• Avoid if allergic to yeast, Saccharomyces boulardii, Saccharomyces cerevisiae, or other species in the Saccharomycetaceae family. Saccharomyces boulardii has been generally well tolerated in human studies for up to 15 months. However, Saccharomyces boulardii fungemia does occur. Multiple case reports describe fungemia in patients taking Saccharomyces boulardii. Avoid if pregnant or breastfeeding.
  • Soy: Due to limited human study, there is not enough evidence to recommend for or against the use of soy as a therapy in preventing Crohn's disease. Further research is needed before a recommendation can be made.
  • Soy can act as a food allergen similar to milk, eggs, peanuts, fish, and wheat. Soy has been a dietary staple in many countries for over 5,000 years, and is generally regarded as not having significant long-term toxicity. Limited side effects have been reported in infants, children, and adults aside from allergic reactions. Soy as a part of the regular diet is traditionally considered to be safe during pregnancy and breastfeeding, although scientific research is limited in these areas.
  • Thiamin (vitamin B1): Decreased serum thiamine levels have been reported in patients with Crohn's disease. It is not clear if routine thiamin supplementation is beneficial in such patients generally.
  • Allergic reactions to thiamin supplements are rare. A small number of life-threatening anaphylactic reactions have been observed with large parenteral (intravenous, intramuscular, subcutaneous) doses of thiamin, generally after multiple doses. Thiamin is generally considered safe and relatively nontoxic, even at high doses. Thiamin appears to be safe at recommended doses during pregnancy and breastfeeding.
  • Wheatgrass: Clinical study reported potential benefits of wheatgrass in the treatment of ulcerative colitis. However, further research is needed to confirm these findings.
  • Wheatgrass is generally considered safe, but should be avoided in patients who are allergic to it. Because it is grown in soils or water and consumed raw, wheatgrass may be contaminated with bacteria, molds or other substances. Because it is grown in soils or water and consumed raw, wheatgrass may be contaminated with bacteria, molds or other substances. Theoretically, women who are pregnant or breastfeeding should use wheatgrass cautiously.
  • Zinc: Preliminary research of zinc supplements in patients with Crohn's disease has yielded positive results. Well-designed clinical trials are needed to confirm these results.
  • Zinc is regarded as a relatively safe and generally well tolerated when taken at recommended doses, and few studies report side effects. Occasionally adverse affects such as nausea, vomiting, or diarrhea has been observed. Zinc acetate should only be used during pregnancy if clearly needed. Zinc appears to be safe in amounts that do not exceed the established tolerable upper intake level. Zinc chloride should be given to a pregnant woman only if clearly needed under medical supervision.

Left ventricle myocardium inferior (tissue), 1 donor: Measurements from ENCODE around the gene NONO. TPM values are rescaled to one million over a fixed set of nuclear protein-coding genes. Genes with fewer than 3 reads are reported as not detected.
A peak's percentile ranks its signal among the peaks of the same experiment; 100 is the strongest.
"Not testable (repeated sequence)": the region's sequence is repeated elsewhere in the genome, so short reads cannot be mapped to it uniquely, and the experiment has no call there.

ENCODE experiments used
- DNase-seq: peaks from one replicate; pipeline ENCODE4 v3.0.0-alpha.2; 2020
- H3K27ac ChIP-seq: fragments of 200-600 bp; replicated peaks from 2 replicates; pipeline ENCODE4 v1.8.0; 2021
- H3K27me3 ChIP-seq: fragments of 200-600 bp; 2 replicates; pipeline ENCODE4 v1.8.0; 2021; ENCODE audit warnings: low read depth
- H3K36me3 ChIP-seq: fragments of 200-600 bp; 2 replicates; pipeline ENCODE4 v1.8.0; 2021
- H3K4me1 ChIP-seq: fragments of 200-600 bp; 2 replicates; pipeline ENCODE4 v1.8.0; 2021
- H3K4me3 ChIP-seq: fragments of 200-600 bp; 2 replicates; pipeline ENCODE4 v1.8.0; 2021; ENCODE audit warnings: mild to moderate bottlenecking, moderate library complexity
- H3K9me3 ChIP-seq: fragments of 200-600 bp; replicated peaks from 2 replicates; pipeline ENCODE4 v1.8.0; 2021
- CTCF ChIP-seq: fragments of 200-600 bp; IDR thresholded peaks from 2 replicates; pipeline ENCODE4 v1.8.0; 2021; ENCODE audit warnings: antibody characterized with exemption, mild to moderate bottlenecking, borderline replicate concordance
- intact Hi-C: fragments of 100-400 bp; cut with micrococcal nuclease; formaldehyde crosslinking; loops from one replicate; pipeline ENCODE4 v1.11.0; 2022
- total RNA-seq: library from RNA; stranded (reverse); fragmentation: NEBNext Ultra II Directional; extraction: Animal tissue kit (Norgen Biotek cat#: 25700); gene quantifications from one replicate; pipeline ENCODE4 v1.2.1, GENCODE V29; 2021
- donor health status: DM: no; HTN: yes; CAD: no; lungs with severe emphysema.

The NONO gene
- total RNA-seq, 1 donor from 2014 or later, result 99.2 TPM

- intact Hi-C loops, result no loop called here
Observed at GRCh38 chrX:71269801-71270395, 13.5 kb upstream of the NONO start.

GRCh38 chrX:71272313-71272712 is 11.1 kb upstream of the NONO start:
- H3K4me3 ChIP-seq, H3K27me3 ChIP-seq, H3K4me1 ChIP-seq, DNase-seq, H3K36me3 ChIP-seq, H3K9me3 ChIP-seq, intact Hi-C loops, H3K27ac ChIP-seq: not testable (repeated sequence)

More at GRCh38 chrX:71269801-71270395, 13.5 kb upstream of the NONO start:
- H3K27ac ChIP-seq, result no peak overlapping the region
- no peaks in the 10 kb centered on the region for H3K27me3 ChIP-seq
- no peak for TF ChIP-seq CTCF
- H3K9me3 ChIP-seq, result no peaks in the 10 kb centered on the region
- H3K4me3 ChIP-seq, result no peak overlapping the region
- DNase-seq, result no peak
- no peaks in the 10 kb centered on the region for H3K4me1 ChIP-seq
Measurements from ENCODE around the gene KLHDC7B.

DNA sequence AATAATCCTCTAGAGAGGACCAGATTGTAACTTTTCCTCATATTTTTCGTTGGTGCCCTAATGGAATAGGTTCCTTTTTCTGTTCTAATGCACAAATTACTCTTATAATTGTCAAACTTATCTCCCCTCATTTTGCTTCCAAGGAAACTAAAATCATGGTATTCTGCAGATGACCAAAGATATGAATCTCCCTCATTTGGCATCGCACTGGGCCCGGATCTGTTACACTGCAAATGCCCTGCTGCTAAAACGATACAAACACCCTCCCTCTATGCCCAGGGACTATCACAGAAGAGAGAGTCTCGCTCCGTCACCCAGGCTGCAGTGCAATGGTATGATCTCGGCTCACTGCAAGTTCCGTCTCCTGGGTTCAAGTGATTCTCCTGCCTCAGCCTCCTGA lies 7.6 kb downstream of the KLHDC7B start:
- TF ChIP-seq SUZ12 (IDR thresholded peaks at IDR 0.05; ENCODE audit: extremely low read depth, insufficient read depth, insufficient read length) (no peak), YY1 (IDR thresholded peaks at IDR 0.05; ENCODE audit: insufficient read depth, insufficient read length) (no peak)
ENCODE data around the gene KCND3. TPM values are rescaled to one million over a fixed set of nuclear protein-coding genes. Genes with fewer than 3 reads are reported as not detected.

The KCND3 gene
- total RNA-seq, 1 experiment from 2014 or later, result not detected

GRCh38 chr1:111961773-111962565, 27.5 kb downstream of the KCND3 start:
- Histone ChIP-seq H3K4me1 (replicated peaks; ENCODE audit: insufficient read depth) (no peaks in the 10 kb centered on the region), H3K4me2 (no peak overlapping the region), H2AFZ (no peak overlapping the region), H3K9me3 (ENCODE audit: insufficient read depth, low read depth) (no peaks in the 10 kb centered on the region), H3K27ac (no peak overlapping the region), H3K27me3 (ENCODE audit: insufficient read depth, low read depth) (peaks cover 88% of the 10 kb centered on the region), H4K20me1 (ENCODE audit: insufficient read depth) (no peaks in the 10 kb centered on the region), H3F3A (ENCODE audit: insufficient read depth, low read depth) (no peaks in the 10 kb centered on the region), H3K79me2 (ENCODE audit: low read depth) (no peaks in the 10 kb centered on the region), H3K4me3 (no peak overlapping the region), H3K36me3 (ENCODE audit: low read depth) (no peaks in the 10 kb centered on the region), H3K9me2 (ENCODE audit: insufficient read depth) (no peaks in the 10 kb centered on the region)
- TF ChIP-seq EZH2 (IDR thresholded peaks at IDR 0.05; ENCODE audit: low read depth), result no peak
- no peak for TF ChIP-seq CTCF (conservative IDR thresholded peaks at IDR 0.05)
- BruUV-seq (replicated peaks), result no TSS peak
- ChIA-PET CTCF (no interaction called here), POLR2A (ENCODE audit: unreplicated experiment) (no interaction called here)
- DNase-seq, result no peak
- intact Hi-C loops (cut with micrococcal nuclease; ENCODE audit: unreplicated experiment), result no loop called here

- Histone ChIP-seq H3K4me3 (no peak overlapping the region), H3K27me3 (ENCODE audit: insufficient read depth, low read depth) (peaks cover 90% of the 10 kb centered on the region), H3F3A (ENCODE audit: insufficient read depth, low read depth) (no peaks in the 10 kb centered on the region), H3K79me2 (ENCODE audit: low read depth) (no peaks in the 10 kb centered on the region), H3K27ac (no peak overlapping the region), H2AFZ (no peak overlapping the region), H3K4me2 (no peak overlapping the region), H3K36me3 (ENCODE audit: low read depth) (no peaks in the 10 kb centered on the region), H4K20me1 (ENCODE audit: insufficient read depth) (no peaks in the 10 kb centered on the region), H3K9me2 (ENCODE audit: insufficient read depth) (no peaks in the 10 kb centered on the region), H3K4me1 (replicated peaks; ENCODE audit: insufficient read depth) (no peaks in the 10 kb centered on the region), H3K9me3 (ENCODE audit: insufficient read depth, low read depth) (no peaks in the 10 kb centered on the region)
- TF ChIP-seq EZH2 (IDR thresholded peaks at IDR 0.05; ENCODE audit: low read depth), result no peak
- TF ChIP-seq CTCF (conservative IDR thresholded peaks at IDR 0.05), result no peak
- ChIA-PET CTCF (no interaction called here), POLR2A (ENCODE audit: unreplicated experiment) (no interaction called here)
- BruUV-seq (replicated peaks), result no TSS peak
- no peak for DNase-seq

• Fair negative scientific evidence:
  • Zinc: Early studies have found that zinc supplementation does not seem to improve inflammatory bowel disease.
  • Zinc is regarded as a relatively safe and generally well tolerated when taken at recommended doses, and few studies report side effects. Occasionally adverse affects such as nausea, vomiting, or diarrhea has been observed. Zinc acetate should only be used during pregnancy if clearly needed. Zinc appears to be safe in amounts that do not exceed the established tolerable upper intake level. Zinc chloride should be given to a pregnant woman only if clearly needed under medical supervision.
  • Traditional or theoretical uses lacking sufficient evidence:
  • Beta-glucan: Beta-glucan is a fiber that comes from the cell walls of algae, bacteria, fungi, yeast, and plants. It has been proposed that beta-glucan may help treat patients with inflammatory bowel disease such as Crohn's disease. However, research is currently lacking.
  • Avoid if allergic to beta-glucan. When taken by mouth, beta-glucan is generally considered safe. Use cautiously with AIDS or AIDS-related complex (ARC). Avoid using particulate insoluble beta-glucan, as preliminary evidence suggests intravenous beta-glucan. in the microparticulate form may cause serious side effects, including hepatosplenomegaly (enlargement of both the liver and the spleen). Avoid if pregnant or breastfeeding due to a lack of safety evidence.
  • Cat's claw: Cat's claw is widely used in the United States and Europe, and it is one of the top herbal remedies sold despite a lack of high-quality human evidence. Although cat's claw has been used to treat inflammatory bowel disease such as Crohn's disease and colitis, studies are currently lacking in this area. A firm conclusion cannot be reached until safety and efficacy of this therapy are evaluated.